World Bulletin / News Desk
Ukraine's parliament will reconvene for an extra session on Monday, the chamber said, in a move which could lead to a contentious bill to make Russian the official languagein parts of the former Soviet republic being signed into law.
President Viktor Yanukovich's Party of the Regions rushed the bill through parliament this month using a procedural trick, in what opponents saw as an attempt to rally public support in Russian-speaking regions ahead of an October parliamentary election.
But the move backfired as hundreds of protesters poured on to the streets of Kiev and clashed with riot police.
Parliament speaker Volodymyr Lytvyn refused to sign the bill, a step needed before Yanukovich could sign it into law. The chamber then went into recess until September.
At the extra session, announced late on Thursday, the Party of the Regions will have another opportunity to get Lytvyn to sign the bill, or parliament - dominated by Yanukovich's party and their allies - could elect a new speaker.
Yanukovich has not said whether he would sign the bill into law.
While Ukrainian is the only state language, the bill would make Russian an official regional languagein predominantly Russian-speaking areas in the industrialised east and southern regions such as Crimea where Russia's Black Sea fleet is based.
On Friday, opponents of the bill staged small protests in several cities wearing Guy Fawkes masks, Ukrainian media said.
In Ivano-Frankivsk, demonstrators tried to put a sign reading "Office of the traitors of Ukraine's interests" next to the local Party of the Regions office, but were stopped by party officials, Interfax news agency said.
Activists, who say the bill is a ploy to win back voters in areas alienated by the cash-strapped government's economic policies, have threatened to stage further protests if it becomes law.
Knut Vollebaek, the head of minorities' rights at the Organization for Security and Cooperation inEurope, urged Ukraine this week to seek compromise on the issue rather than pass the bill in its current form.
Politicians and activists have complained that while Ukraine has a new president, it has yet to elect a new parliament since the toppling of pro-Russian leader Viktor Yanukovich
Udaltsov, who has been under house arrest since February 2013, and Razvozhayev were accused of coordinating the protests which turned violent on May 6, 2012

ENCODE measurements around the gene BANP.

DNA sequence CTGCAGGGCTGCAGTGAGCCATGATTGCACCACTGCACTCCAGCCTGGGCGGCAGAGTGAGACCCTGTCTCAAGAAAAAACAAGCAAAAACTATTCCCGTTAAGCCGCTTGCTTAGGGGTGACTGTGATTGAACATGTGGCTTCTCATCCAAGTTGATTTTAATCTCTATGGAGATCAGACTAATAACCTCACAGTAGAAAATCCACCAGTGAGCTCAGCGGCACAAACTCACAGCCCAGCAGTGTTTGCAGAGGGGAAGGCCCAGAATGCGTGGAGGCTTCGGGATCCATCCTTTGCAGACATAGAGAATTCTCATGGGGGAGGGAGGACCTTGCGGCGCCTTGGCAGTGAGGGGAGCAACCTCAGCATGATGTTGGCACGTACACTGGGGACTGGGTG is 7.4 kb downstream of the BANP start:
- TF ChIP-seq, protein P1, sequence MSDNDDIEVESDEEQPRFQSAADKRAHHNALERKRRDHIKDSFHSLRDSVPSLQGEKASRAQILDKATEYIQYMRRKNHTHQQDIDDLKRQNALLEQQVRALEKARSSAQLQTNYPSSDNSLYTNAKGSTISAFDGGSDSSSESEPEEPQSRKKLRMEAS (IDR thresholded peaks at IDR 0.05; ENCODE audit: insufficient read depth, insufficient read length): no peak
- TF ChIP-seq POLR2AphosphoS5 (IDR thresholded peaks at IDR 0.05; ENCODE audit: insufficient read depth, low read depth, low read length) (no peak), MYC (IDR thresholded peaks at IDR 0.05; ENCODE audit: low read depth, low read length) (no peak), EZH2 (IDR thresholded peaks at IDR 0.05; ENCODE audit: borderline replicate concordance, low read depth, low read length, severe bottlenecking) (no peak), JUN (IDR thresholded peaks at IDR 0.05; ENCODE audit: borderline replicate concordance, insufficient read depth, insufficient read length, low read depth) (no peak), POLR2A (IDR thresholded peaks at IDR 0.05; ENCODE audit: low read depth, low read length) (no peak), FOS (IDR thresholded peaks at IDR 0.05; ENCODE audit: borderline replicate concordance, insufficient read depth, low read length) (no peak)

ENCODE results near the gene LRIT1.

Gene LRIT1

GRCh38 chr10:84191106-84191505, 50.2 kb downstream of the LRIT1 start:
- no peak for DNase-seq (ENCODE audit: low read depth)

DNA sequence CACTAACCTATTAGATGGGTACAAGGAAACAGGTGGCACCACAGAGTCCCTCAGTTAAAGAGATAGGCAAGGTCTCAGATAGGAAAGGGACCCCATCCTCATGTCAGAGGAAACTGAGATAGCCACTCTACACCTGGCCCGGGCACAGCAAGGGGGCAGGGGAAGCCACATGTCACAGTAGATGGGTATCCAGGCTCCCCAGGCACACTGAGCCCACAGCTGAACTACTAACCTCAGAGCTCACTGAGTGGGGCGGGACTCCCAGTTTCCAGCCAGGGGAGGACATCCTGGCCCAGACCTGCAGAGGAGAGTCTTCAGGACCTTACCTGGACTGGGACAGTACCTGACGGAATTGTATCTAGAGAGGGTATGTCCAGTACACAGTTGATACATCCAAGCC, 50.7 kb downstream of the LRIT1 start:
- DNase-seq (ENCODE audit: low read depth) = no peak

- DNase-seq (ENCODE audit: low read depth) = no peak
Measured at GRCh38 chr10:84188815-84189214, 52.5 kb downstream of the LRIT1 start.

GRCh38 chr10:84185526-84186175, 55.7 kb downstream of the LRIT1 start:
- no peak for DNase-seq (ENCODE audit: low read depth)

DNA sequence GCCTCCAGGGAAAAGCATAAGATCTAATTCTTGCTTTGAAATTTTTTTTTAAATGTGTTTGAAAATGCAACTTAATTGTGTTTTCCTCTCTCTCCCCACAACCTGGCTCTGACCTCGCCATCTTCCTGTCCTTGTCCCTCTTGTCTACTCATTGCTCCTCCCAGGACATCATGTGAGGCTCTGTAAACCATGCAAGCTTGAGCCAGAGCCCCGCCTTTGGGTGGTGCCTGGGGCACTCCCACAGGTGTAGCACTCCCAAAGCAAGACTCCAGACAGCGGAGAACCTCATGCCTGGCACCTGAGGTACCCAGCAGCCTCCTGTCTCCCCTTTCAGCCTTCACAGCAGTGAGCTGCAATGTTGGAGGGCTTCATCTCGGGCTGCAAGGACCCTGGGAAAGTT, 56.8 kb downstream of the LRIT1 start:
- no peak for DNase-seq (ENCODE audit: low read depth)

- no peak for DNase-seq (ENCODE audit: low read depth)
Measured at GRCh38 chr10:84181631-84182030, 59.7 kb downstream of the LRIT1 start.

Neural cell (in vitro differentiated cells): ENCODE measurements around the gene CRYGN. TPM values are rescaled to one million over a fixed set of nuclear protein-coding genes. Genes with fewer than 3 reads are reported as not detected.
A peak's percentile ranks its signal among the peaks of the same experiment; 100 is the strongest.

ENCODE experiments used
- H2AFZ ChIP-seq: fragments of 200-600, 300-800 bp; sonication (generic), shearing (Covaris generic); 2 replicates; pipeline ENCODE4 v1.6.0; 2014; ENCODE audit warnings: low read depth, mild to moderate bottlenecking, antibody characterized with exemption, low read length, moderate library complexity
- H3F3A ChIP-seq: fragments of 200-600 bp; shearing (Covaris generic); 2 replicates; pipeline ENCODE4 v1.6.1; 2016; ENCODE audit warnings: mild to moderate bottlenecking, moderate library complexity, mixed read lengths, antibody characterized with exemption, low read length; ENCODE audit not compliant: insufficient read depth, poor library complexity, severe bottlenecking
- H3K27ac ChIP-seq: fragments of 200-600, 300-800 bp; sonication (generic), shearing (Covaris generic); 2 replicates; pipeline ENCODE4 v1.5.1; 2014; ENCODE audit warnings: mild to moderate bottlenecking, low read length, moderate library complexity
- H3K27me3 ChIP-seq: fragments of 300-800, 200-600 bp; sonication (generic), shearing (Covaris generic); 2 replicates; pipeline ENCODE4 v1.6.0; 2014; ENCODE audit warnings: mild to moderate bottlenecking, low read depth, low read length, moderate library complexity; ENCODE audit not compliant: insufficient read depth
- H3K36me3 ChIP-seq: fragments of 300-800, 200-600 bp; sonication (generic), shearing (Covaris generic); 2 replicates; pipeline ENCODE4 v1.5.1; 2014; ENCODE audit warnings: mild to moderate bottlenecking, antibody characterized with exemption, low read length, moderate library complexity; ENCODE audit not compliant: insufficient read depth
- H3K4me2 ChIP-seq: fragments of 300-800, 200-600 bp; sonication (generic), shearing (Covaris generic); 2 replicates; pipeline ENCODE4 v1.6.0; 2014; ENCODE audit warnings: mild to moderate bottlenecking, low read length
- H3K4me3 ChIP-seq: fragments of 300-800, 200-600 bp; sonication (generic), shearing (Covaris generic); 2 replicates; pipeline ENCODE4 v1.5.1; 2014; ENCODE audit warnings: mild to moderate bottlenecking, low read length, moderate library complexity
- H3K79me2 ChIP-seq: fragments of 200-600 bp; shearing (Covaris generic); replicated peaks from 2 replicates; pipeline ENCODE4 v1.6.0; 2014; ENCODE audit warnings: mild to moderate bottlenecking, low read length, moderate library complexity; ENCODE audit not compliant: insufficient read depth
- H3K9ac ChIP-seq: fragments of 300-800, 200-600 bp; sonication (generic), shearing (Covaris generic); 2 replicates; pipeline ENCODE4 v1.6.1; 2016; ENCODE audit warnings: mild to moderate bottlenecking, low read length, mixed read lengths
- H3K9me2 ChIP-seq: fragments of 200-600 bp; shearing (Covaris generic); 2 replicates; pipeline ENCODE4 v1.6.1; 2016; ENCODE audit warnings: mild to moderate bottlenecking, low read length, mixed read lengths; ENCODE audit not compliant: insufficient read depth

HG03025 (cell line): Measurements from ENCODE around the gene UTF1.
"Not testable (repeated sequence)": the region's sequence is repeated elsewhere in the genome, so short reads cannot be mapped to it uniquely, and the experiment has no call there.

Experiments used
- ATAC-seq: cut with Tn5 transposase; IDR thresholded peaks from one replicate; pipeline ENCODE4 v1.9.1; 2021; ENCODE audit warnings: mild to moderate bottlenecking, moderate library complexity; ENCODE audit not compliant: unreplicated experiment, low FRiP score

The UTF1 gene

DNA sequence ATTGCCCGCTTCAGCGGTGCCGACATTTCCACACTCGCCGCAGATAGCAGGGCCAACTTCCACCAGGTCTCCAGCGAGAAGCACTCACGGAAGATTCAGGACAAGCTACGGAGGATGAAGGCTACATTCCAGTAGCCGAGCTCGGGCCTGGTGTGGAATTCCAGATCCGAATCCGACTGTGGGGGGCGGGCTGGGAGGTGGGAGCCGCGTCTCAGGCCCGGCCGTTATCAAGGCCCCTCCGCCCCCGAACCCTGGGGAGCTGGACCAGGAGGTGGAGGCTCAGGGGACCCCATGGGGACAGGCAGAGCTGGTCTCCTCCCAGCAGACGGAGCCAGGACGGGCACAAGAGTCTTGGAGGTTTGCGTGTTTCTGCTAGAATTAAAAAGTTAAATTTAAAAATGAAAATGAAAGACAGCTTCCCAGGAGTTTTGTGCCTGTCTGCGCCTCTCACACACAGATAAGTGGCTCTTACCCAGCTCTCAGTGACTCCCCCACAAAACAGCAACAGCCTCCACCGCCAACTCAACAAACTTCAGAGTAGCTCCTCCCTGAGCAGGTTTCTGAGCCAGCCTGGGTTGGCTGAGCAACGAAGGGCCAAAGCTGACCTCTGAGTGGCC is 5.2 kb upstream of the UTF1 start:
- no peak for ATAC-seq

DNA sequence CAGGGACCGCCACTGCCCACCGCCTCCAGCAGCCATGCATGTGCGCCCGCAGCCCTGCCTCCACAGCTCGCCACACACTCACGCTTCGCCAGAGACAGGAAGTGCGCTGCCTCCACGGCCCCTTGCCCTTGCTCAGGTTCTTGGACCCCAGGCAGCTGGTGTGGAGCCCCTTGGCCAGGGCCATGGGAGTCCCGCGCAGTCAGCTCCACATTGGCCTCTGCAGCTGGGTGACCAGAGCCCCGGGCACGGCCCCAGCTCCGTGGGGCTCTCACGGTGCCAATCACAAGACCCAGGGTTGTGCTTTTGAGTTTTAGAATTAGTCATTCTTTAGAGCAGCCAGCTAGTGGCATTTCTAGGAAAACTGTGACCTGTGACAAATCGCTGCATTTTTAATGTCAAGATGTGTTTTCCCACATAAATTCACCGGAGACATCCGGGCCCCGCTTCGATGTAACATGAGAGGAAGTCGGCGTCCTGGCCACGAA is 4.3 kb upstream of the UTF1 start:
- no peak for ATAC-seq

A missing Air Algerie plane that lost contact en route from Burkina Faso is an Airbus A320 carrying 110 passengers to Algiers
PM's resignation paves the way for an interim government to take over in August and a general election in October
Human rights group B'Tselem will petition Israel's supreme court after advert was deemed to be 'politically controversial'
The bus crossed the track at an unmanned crossing in Telangana state without stopping to check if the way was clear, said Indian Railways spokesman
A huge attack on a prisoner convoy in Iraq has reportedly killed at least 60 people.
Salzburg police said on Thursday around 20 people with flags and placards, mostly Austrians of Turkish origin, stormed the pitch shouting slogans about the Gaza conflict
The leaders of rivals China and Taiwan both expressed condolences over the deaths. Ten people were injured and taken to hospital.
The Strasbourg-based court ruled that Poland had violated articles of the convention on, among others, the prohibition of torture, the right to liberty, and to an effective investigation of their allegations.
More than 50 people have died so far in the violence that has deepened fears post-war Libya is slipping into lawlessness
Khamenei called repeatedly over the years for an end to the Jewish state, including through a referendum in the region, where Palestinians are in the majority.
The Brazzaville talks have involved dozens of members of armed groups, the transitional government and civil society members
Nigeria, Niger, Chad and Cameroon is due to put forward 700 men to the force in the latest effort to improve the regional response to the militants
A Caracas court heard accusations against him of inciting crime and being the intellectual author of damages and arson.
An Arizona Republic journalist who witnessed the execution said he counted the inmate gasping for breath about 660 times.